Archived Arts & Entertainment

Steve Sutton Memorial Festival

The Lonesome River Band will play Black Mountain May 19. File photo The Lonesome River Band will play Black Mountain May 19. File photo

There will be a special concert in memory of late Haywood County banjo great Steve Sutton kicking off at 2 p.m. Sunday, May 19, on the big outdoor stage at Silverados in Black Mountain. 

Performers will include Lonesome River Band, Ashley Heath & Her Heathens, Darren Nicholson & Shawn Lane, Whitewater Bluegrass Co., Mountain Tradition Cloggers and J.A.M. All-Stars.

This event is a benefit for the Steve Sutton Memorial Charitable Trust. The trust is a 501(c)(3) nonprofit organization created to continue Sutton’s legacy of sharing joy and helping others through music. Proceeds from this event will benefit local music scholarships, as well as the International Bluegrass Music Association Trust Fund.

A longtime member of The Darren Nicholson Band and Whitewater Bluegrass Company, Sutton was 60 years old when he passed away in his sleep on May 13, 2017, one day shy of his 61st birthday.

“I basically owe my musical career to him,” said mandolinist Darren Nicholson formerly of International Bluegrass Music Association “Entertainer of the Year” bluegrass act Balsam Range, who was Sutton’s best friend and longtime collaborator. “He got me my first professional job, which led to all the relationships that are still relevant in my current career. Steve believed in me so much that he took me to Strains of Music in Waynesville and paid cash for a Gibson mandolin. Steve was kind to everyone he met and helped countless people — he just had a good heart.”

A Grammy-nominated, multiple IBMA award-winner himself, Sutton graduated from Tuscola High School in Waynesville. Upon graduation, he was simultaneously offered gigs with the “Godfather of Bluegrass” Bill Monroe and bluegrass legend Jimmy Martin.

Related Items

“But, Jimmy offered me something like $10 more a week, so I took it,” Sutton chuckled in a 2015 interview with The Smoky Mountain News.

In 1974, Sutton joined Martin on the road, kicking off a career that took him across the globe, ultimately gracing the Grand Ole Opry stage numerous times. Sutton also had stints with Alecia Nugent and Rhonda Vincent. And through his lifelong pursuit of bluegrass and mountain music, Sutton also remembered where it all began, alongside late banjo great and Bluegrass Hall of Famer Raymond Fairchild.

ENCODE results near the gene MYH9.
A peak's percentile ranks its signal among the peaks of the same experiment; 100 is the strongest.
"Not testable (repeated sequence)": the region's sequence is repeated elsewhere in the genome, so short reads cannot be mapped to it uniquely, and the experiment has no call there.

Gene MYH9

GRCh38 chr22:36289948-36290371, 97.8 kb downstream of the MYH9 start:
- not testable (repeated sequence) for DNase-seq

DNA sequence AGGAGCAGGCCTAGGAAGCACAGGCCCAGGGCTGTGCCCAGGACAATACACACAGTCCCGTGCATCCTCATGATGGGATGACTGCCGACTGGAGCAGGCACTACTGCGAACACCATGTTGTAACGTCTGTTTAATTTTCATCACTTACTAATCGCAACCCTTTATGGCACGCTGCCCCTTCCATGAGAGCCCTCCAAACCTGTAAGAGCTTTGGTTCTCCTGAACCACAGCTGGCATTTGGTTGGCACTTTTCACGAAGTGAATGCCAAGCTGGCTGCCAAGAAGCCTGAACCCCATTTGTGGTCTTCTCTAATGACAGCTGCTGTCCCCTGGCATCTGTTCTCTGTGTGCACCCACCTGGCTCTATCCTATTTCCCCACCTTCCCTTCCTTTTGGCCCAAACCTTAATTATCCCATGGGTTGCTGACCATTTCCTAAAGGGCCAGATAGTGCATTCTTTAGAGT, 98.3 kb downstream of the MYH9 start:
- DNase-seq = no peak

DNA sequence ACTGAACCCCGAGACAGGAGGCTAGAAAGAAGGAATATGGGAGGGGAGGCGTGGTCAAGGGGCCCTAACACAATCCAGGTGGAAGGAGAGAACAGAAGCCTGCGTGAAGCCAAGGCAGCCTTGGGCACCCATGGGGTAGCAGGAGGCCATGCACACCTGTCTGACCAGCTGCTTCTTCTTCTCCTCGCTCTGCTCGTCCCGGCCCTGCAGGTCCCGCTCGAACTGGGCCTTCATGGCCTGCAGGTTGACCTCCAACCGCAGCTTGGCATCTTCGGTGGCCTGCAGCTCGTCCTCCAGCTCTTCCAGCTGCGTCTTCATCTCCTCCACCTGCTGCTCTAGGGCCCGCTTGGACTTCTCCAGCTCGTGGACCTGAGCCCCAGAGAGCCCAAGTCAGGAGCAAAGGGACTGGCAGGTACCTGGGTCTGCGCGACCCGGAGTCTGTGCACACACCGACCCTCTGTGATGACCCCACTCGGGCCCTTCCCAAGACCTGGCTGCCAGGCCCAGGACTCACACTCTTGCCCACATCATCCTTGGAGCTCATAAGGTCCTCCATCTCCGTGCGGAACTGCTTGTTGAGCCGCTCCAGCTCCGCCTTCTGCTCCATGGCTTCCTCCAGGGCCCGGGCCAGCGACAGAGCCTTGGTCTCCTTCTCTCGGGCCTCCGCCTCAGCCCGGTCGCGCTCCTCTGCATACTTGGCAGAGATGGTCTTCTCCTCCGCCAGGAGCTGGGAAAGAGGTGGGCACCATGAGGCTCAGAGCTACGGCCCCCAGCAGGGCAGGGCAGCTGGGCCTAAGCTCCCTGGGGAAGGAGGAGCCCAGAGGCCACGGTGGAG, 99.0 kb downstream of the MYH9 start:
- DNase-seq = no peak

“[Steve’s] talent and free-flowing sense of humor constantly fed that professional effort to the highest levels,” said Marc Pruett, Grammy-winning banjoist of Balsam Range. “Steve was a valued, respected member of a heritage-schooled, living culture. He was ‘the real deal,’ and his warm smile and larger-than-life talent leaves a void in our mountains that can’t be filled.”

Tickets to the performance are $35 per person. Gates open at 1 p.m. The show will be all ages. For more information and/to purchase tickets online, go to

Smokey Mountain News Logo
Go to top
Payment Information


At our inception 20 years ago, we chose to be different. Unlike other news organizations, we made the decision to provide in-depth, regional reporting free to anyone who wanted access to it. We don’t plan to change that model. Support from our readers will help us maintain and strengthen the editorial independence that is crucial to our mission to help make Western North Carolina a better place to call home. If you are able, please support The Smoky Mountain News.

The Smoky Mountain News is a wholly private corporation. Reader contributions support the journalistic mission of SMN to remain independent. Your support of SMN does not constitute a charitable donation. If you have a question about contributing to SMN, please contact us.